In last Monday’s post, I mentioned the results I received of the latest round of bloodwork in the office of a NYC doctor who specializes in functional medicine. If you want to know whether you’re deficient in vitamins, minerals, and hormones and how to treat them, this is the kind of doc that you want to see.
My bloodwork came back with the following: low thyroid, low morning cortisol (morning sleepiness), low Vitamin D, very low Vitamin C (!!!), low iron, and low magnesium. I got a second prescription for thyroid medication (Armour) that I began this week to supplement a custom T3 slow-release thyroid medication that I began after my first visit in December. I’m taking iron with Vitamin C, magnesium before bedtime, and an herbal supplement for the adrenal glands, which are responsible for cortisol.
This week, I also tried cutting yeast out of my diet because I probably have Candida (symptoms of bloating, sugar cravings, and headaches). I essentially cut out sugar and breads of all kinds, sticking to crispbreads with no yeast, nor vinegars nor spices nor cheese nor anything that might grow bacteria on it. And I have no idea if it’s that or if it’s the Armour, but I have lost between 3-4 lbs. With low thyroid, it can be hard to lose weight. Everyone says that it gets harder to lose weight as you age.
But what if it isn’t your age? What’s if it’s just that you are low on thyroid, and that’s why the weight stays on? Acne and headaches are also indicators of thyroid problems, both of which I have. So, is it yeast or is it thyroid that’s keeping me in constant headache status? I don’t have a minute of a day in which I am not cognizant of some level of headache. I can’t remember the last time I had a headache-free day. I guess I’m just going to have to wait to see if my thyroid levels get back into the optimal range to find out.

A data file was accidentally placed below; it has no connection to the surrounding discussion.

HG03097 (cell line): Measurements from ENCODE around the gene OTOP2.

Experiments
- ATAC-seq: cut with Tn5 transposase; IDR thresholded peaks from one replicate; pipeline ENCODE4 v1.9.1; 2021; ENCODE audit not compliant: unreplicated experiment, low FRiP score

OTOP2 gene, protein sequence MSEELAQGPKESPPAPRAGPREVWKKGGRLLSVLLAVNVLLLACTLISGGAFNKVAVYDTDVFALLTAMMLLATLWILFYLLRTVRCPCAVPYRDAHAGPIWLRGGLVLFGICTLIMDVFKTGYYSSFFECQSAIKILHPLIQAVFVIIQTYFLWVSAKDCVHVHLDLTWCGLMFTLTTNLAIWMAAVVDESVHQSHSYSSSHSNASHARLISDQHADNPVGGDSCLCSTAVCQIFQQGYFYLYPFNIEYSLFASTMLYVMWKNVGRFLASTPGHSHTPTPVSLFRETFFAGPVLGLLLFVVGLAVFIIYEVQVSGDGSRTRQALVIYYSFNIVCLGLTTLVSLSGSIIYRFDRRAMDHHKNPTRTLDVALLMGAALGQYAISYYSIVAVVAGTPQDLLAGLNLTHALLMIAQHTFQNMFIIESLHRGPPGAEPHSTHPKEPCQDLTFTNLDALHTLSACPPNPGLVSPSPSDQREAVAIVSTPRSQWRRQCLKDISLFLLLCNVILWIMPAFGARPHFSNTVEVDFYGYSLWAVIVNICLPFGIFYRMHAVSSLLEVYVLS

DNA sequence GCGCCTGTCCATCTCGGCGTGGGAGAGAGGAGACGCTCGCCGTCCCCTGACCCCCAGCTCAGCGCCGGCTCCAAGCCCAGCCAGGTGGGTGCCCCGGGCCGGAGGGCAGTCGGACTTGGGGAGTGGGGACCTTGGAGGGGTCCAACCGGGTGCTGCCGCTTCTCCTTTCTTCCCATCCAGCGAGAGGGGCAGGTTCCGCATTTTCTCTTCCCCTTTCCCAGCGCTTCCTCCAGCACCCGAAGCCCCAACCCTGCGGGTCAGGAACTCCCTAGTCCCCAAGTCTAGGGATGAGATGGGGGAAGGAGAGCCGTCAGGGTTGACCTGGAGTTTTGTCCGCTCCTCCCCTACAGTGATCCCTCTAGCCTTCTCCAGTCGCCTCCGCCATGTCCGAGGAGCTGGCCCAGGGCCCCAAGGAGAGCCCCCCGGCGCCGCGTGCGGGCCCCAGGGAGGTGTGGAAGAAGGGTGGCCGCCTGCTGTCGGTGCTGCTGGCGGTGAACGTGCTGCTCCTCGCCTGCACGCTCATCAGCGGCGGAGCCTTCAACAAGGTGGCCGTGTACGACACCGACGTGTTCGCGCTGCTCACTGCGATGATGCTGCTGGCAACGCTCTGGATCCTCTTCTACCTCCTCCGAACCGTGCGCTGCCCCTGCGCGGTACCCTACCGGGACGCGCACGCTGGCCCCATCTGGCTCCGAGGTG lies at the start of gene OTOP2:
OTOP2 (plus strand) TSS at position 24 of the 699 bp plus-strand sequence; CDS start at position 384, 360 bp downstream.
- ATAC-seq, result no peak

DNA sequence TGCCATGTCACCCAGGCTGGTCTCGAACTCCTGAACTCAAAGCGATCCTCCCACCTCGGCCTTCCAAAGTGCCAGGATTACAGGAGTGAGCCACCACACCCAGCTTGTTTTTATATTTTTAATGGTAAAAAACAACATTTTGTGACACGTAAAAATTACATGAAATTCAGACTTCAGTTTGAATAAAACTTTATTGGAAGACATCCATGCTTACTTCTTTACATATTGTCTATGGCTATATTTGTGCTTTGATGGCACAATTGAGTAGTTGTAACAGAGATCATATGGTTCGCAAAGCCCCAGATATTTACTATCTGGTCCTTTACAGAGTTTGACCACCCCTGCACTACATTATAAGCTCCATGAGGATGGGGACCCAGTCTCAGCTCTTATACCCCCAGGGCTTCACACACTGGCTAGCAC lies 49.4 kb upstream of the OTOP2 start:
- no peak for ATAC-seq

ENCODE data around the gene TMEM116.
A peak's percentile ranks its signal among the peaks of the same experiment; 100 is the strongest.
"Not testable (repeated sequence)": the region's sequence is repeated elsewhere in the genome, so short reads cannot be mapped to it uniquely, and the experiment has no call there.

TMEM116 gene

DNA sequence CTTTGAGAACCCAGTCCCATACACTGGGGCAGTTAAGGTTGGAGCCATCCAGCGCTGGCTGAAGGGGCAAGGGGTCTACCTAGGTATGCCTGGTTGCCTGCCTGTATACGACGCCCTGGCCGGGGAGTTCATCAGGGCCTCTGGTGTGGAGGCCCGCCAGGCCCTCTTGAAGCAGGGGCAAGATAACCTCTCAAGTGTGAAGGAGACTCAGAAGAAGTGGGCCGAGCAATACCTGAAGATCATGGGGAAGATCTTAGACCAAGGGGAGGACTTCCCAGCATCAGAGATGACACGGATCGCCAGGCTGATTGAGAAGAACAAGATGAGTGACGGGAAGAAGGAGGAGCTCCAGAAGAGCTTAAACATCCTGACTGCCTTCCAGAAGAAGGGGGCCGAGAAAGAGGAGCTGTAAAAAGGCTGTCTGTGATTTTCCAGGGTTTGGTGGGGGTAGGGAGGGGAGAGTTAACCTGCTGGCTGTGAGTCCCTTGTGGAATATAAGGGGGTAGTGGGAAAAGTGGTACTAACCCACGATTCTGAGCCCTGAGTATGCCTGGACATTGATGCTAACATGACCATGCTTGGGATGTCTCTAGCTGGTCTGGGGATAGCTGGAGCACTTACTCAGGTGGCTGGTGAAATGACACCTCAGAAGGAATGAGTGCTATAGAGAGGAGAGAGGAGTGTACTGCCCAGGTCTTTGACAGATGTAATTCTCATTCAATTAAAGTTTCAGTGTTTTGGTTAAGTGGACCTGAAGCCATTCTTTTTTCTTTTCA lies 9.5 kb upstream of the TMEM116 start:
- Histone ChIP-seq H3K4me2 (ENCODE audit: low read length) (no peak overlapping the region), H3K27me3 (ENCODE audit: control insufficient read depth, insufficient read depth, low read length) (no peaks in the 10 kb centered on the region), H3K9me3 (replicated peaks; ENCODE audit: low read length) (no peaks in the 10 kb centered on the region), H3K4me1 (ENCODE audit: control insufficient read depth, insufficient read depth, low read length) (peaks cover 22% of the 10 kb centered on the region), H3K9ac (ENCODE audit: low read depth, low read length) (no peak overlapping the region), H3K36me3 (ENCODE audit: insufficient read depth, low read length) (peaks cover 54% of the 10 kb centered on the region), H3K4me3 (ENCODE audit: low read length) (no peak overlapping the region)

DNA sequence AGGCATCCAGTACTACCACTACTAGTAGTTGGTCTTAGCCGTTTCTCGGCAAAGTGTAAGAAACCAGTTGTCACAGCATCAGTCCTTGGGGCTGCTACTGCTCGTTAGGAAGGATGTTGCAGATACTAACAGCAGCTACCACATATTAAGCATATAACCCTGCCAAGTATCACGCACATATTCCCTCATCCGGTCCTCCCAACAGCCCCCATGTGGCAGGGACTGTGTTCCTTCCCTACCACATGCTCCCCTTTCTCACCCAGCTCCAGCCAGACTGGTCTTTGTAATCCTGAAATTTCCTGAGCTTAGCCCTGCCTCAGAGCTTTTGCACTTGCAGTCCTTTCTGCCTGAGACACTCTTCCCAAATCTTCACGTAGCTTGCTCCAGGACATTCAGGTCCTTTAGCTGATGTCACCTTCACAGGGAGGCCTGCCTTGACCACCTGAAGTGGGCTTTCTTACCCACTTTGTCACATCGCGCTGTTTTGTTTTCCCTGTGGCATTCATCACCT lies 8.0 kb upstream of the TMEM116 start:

I talked with a friend after my last medical visit. She wanted to know if the doctor knew why all this was happening. Would you believe that question didn’t enter my head to ask the doctor? You go into a doctor, you think you’ve asked everything you’ve wanted, and then your friend asks what’s the problem. Brain fog! I have been saying that I’ve had fibromyalgia for years because that’s what the docs I saw decided it was. Apparently, brain fog is also a sign of thyroid issues, as is lack of concentration. One specialist I saw pooh-poohed the idea that I needed bloodwork to test for Lyme or for anything, really. After what I’ve experienced, all I can say is:
Don’t listen to them!
If you don’t feel well and you’re not getting better, you need a doc and a panel of bloodwork to find out.
After moving to NY, the doc I chose did a whole lot of bloodwork. But since she’s a primary care and not a functional medicine doc, she did not get me on supplements. A year goes by when I tell her that I want someone to treat the whole me because I reject her idea of going to a psychiatrist just to manage the adjustment of Cymbalta.